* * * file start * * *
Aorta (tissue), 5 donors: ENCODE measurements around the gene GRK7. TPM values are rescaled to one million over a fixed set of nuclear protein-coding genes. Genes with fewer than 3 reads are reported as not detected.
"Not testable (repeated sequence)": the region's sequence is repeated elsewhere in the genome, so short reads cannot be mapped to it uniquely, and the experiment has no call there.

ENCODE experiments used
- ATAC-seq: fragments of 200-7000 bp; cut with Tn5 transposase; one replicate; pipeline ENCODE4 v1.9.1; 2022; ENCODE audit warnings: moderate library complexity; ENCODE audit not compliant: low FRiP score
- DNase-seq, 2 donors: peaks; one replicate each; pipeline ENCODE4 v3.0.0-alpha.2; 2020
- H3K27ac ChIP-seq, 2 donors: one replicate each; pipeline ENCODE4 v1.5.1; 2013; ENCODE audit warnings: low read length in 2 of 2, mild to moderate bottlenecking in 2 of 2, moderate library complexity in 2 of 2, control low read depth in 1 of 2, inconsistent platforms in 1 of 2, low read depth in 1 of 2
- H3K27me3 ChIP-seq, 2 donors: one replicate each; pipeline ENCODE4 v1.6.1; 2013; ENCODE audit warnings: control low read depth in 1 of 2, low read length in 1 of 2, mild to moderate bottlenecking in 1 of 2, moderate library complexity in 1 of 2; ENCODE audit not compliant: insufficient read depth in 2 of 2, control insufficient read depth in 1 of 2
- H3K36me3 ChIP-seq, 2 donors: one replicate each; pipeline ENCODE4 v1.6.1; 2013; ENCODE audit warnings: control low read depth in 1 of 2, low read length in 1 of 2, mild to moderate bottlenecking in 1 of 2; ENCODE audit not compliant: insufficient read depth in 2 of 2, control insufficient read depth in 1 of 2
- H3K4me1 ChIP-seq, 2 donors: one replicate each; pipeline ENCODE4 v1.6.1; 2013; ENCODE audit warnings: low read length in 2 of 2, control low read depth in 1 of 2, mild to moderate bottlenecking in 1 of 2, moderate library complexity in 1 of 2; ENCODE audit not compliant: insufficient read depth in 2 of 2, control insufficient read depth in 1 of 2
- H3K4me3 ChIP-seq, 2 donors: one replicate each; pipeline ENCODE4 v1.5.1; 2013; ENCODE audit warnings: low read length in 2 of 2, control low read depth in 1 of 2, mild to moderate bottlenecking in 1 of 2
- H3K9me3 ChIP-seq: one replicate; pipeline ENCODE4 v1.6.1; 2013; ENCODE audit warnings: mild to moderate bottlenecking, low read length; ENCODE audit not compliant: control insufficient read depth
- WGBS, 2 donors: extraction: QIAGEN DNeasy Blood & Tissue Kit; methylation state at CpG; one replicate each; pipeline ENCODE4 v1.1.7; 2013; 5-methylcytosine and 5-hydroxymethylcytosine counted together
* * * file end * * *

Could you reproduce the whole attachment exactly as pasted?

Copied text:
Aorta (tissue), 5 donors: ENCODE measurements around the gene GRK7. TPM values are rescaled to one million over a fixed set of nuclear protein-coding genes. Genes with fewer than 3 reads are reported as not detected.
"Not testable (repeated sequence)": the region's sequence is repeated elsewhere in the genome, so short reads cannot be mapped to it uniquely, and the experiment has no call there.

ENCODE experiments used
- ATAC-seq: fragments of 200-7000 bp; cut with Tn5 transposase; one replicate; pipeline ENCODE4 v1.9.1; 2022; ENCODE audit warnings: moderate library complexity; ENCODE audit not compliant: low FRiP score
- DNase-seq, 2 donors: peaks; one replicate each; pipeline ENCODE4 v3.0.0-alpha.2; 2020
- H3K27ac ChIP-seq, 2 donors: one replicate each; pipeline ENCODE4 v1.5.1; 2013; ENCODE audit warnings: low read length in 2 of 2, mild to moderate bottlenecking in 2 of 2, moderate library complexity in 2 of 2, control low read depth in 1 of 2, inconsistent platforms in 1 of 2, low read depth in 1 of 2
- H3K27me3 ChIP-seq, 2 donors: one replicate each; pipeline ENCODE4 v1.6.1; 2013; ENCODE audit warnings: control low read depth in 1 of 2, low read length in 1 of 2, mild to moderate bottlenecking in 1 of 2, moderate library complexity in 1 of 2; ENCODE audit not compliant: insufficient read depth in 2 of 2, control insufficient read depth in 1 of 2
- H3K36me3 ChIP-seq, 2 donors: one replicate each; pipeline ENCODE4 v1.6.1; 2013; ENCODE audit warnings: control low read depth in 1 of 2, low read length in 1 of 2, mild to moderate bottlenecking in 1 of 2; ENCODE audit not compliant: insufficient read depth in 2 of 2, control insufficient read depth in 1 of 2
- H3K4me1 ChIP-seq, 2 donors: one replicate each; pipeline ENCODE4 v1.6.1; 2013; ENCODE audit warnings: low read length in 2 of 2, control low read depth in 1 of 2, mild to moderate bottlenecking in 1 of 2, moderate library complexity in 1 of 2; ENCODE audit not compliant: insufficient read depth in 2 of 2, control insufficient read depth in 1 of 2
- H3K4me3 ChIP-seq, 2 donors: one replicate each; pipeline ENCODE4 v1.5.1; 2013; ENCODE audit warnings: low read length in 2 of 2, control low read depth in 1 of 2, mild to moderate bottlenecking in 1 of 2
- H3K9me3 ChIP-seq: one replicate; pipeline ENCODE4 v1.6.1; 2013; ENCODE audit warnings: mild to moderate bottlenecking, low read length; ENCODE audit not compliant: control insufficient read depth
- WGBS, 2 donors: extraction: QIAGEN DNeasy Blood & Tissue Kit; methylation state at CpG; one replicate each; pipeline ENCODE4 v1.1.7; 2013; 5-methylcytosine and 5-hydroxymethylcytosine counted together